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Epilepsy. Dr Muhammad Ashraf Assistant Professor Medicine. Objectives. Classify epilepsy and describe the epidemiology of epilepsy Enlist the risk factors of epilepsy Identify provoked and unprovoked seizure Enlist the causes of epilepsy Define status epilepticus.

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Dr Muhammad Ashraf

Assistant Professor Medicine

  • Classify epilepsy and describe the epidemiology of epilepsy
  • Enlist the risk factors of epilepsy
  • Identify provoked and unprovoked seizure
  • Enlist the causes of epilepsy
  • Define status epilepticus

Epilepsy (sometimes referred to as a seizure disorder) is a common chronic neurological condition that is characterized by recurrent unprovoked epileptic seizures.

  • It affects approximately 50 million people worldwide.
  • It is usually controlled, but not cured
  • A chronic disorder characterized by paroxysmal brain dysfunction due to excessive neuronal discharge, and usually associated with some alteration of consciousness.
  • The clinical manifestations of the attack may vary from complex abnormalities of behavior including generalized or focal convulsions to momentary spells of impaired consciousness.
  • The most common ages of incidence are under the age of 18 and over the age of 65. It has been estimated that about 1% of the population meets the diagnostic criteria for epilepsy at any given time, but some theorize that the prevalence may be much higher in fact.
epidemiology and course
Epidemiology and course
  • Epilepsyusuallypresents in childhoodor adolescence but mayoccurforthefirsttimeatanyage.


Early school age



epidemiology and course1
Epidemiology and course
  • 5% ofthepopulationsuffer a single szatsometime
  • 0.5-1% ofthepopulationhaverecurrentsz = EPILEPSY
  • 70% = wellcontrolledwithdrugs (prolongedremissions)
  • 30% epilepsy at least partially resistant to drug treatments = INTRACTABLE (PHARMACORESISTANT) EPILEPSY.
epilepsy classification
Epilepsy - Classification
  • Focal seizures – account for 80% of adult epilepsies
  • Simple partial seizures
  • Complex partial seizures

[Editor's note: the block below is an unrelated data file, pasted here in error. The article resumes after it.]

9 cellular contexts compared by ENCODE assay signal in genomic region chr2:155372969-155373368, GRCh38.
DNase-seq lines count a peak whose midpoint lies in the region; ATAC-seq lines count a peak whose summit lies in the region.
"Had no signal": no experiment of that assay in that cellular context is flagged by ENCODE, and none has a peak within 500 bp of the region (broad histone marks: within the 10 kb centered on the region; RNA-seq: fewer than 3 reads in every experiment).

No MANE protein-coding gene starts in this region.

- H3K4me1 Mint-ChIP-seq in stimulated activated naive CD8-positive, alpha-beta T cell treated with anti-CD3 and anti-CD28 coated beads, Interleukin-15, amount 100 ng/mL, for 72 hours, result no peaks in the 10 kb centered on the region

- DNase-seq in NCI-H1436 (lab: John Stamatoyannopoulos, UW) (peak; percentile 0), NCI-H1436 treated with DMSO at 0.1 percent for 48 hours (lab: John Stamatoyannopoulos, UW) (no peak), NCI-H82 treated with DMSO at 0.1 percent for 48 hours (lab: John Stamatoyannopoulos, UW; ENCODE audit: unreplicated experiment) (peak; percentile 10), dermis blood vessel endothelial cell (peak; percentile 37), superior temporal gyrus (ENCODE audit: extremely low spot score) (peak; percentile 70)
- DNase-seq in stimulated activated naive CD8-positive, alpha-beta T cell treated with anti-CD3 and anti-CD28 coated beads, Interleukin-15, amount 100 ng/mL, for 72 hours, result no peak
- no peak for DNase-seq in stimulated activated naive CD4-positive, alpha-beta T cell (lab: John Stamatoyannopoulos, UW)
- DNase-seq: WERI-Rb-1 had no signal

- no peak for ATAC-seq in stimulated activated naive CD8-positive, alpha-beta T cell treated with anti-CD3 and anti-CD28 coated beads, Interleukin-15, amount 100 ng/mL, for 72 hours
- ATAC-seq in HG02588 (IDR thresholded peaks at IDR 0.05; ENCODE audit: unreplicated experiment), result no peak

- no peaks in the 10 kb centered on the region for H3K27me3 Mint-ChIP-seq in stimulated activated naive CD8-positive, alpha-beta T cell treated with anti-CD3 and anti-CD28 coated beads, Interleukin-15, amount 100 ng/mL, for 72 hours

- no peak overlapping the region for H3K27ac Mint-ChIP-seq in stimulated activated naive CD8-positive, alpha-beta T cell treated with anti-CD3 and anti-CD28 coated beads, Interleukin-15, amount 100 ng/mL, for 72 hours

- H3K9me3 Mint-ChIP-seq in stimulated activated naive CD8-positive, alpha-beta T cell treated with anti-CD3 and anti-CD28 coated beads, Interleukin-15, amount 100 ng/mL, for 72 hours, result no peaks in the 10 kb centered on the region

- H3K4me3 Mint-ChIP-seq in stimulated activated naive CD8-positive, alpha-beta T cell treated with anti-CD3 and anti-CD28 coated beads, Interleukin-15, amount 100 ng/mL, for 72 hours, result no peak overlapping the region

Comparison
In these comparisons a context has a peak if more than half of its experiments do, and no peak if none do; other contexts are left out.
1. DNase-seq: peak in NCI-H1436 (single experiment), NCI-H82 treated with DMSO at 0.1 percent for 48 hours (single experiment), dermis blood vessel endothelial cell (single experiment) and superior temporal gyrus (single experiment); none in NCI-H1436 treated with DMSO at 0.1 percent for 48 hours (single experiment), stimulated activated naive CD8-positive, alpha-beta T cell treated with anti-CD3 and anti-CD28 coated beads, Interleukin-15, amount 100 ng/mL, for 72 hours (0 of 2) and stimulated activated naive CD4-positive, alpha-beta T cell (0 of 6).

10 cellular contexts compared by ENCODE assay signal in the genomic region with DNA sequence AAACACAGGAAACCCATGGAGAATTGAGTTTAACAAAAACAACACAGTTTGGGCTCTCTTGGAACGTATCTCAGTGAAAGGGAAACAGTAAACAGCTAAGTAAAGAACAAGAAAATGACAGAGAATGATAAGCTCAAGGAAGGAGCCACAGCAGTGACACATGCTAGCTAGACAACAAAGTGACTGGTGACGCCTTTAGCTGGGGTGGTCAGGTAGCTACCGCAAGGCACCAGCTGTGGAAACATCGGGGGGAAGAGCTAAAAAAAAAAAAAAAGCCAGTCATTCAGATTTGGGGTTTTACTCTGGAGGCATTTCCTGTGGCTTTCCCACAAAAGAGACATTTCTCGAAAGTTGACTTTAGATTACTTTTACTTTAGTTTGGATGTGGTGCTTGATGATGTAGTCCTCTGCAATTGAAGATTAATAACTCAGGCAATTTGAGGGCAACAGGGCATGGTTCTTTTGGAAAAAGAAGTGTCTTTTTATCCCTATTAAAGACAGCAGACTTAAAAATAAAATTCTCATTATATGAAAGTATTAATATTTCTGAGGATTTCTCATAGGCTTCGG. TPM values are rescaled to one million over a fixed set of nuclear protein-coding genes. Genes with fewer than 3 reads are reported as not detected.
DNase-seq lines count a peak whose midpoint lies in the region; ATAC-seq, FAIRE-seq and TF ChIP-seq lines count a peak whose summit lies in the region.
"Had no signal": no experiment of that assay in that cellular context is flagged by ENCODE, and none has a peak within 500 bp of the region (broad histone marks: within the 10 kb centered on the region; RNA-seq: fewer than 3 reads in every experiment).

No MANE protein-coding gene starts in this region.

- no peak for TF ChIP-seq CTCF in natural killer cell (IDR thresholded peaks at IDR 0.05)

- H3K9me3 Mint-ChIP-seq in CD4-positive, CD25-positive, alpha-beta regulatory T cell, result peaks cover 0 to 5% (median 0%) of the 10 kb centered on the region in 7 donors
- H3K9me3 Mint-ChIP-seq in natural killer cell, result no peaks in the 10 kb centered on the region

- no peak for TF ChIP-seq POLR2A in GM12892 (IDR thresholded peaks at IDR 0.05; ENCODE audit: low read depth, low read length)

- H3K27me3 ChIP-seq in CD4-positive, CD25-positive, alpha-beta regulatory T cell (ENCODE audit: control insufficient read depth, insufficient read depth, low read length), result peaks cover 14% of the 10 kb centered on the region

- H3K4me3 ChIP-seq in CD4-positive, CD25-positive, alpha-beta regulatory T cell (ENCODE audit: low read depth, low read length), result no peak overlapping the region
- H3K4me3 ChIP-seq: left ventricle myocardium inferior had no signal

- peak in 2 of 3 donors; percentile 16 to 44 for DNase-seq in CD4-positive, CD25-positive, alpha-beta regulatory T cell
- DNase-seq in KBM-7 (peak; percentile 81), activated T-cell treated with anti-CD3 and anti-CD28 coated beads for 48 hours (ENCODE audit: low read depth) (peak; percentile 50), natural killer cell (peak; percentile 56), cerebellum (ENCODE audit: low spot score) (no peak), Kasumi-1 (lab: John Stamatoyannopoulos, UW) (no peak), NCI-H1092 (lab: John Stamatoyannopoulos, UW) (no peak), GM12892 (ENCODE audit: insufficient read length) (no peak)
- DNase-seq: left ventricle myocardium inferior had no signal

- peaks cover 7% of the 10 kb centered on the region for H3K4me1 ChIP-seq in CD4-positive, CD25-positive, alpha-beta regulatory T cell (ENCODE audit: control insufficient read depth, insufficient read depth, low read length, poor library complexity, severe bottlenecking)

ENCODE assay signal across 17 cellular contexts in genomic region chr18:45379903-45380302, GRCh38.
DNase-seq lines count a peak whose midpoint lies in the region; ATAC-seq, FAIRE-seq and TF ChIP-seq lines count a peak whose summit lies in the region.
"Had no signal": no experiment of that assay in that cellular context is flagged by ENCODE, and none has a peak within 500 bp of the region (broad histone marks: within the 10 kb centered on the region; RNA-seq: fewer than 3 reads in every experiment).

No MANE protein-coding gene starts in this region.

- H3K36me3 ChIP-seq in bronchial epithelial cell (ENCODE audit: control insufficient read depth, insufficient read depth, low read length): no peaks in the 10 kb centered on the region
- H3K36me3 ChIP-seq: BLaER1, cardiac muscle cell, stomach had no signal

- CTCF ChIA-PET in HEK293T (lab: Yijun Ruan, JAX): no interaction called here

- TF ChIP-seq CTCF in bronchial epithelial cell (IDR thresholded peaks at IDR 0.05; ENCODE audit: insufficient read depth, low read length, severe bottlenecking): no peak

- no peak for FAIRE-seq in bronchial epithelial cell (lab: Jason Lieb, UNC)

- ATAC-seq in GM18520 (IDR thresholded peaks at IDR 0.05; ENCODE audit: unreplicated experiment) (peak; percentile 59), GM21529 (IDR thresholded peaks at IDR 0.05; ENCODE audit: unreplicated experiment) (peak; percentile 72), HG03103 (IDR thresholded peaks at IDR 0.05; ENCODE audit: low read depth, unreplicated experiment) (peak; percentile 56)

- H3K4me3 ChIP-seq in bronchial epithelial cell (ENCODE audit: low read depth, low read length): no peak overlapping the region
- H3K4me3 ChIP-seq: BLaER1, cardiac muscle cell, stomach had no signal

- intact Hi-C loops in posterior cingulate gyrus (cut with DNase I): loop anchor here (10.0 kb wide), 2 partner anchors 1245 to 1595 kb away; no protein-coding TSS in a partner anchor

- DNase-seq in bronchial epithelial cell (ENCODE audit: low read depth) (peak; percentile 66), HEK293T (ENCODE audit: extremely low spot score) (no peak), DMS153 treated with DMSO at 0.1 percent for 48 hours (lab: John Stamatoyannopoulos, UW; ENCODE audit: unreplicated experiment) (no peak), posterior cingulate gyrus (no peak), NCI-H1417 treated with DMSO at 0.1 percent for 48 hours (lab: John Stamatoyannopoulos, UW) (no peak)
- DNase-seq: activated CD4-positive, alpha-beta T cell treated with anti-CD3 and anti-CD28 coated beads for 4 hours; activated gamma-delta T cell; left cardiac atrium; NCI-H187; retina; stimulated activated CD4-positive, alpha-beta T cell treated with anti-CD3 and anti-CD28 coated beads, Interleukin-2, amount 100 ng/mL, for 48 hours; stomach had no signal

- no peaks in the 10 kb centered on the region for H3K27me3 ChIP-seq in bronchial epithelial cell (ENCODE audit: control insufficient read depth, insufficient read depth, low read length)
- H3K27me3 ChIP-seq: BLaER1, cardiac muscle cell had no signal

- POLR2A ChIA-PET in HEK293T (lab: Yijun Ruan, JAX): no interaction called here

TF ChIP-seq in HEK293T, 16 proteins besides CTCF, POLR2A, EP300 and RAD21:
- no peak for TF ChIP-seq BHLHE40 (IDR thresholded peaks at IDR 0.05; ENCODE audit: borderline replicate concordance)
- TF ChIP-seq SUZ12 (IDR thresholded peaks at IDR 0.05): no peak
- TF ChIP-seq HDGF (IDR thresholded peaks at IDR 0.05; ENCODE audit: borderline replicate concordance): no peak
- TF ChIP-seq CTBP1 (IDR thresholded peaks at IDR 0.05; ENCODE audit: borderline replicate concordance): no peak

• Partial seizures secondarilly generalised
  • Generalised seizures
  • Unclassified seizures
generalized seizures convulsive or non convulsive
Generalized seizures(convulsive or non-convulsive)
  • Absences
  • Myoclonicseizures
  • Clonicseizures
  • Tonicseizures
  • Atonicseizures


risk factors
Risk factors
  • Babies who are small for their gestational age
  • Babies who have seizures in the first month of life
  • Babies who are born with abnormal brain structures
  • Bleeding into the brain
  • Abnormal blood vessels in the brain
  • Serious brain injury or lack of oxygen to the brain
risk factors cont n
Risk factors Cont,n
  • Brain tumors
  • Infections of the brain: abscess, meningitis, or encephalitis
  • Stroke resulting from blockage of arteries
  • Family history of epilepsy
  • Fever-related (febrile) seizures that are unusually long
  • Use of illegal drugs such as cocaine
provoked unprovoked seizure
Provoked & Unprovoked Seizure
  • Many definitions of epilepsy require that the seizures be unprovoked, with the implication that the provocant is assumed to be something obviously harmful.
  • Examples of these normal provocants include reading, hot water on the head, hyperventilation and flashing or flickering lights.
  • This last provocant is a special type of reflex epilepsy called photosensitive epilepsy.

Certain circumstances can lead to an increased likelihood of seizures in someone with epilepsy or in certain syndromes.

  • For example: During sleep The transition between sleep and awake ,Tiredness, Illness, Constipation, Menstruation Stress
etiology causes

Identifiable Causes of Epilepsy in Children:

  • Brain injury to the fetus during pregnancy
  • Birth trauma –lack of oxygen
  • Head trauma, e.g., car accident
  • Brain tumor and stroke
  • Infection e.g., meningitis
  • Poisoning from substance abuse or environmental contaminants, e.g., lead poisoning.
status epilepticus
Status Epilepticus
  • A condition when consciousness does not return between seizures for more than 30 min.
  • This state may be life-threatening with the development of pyrexia, deepening coma and circullatory collapse. Death occurs in 5-10%.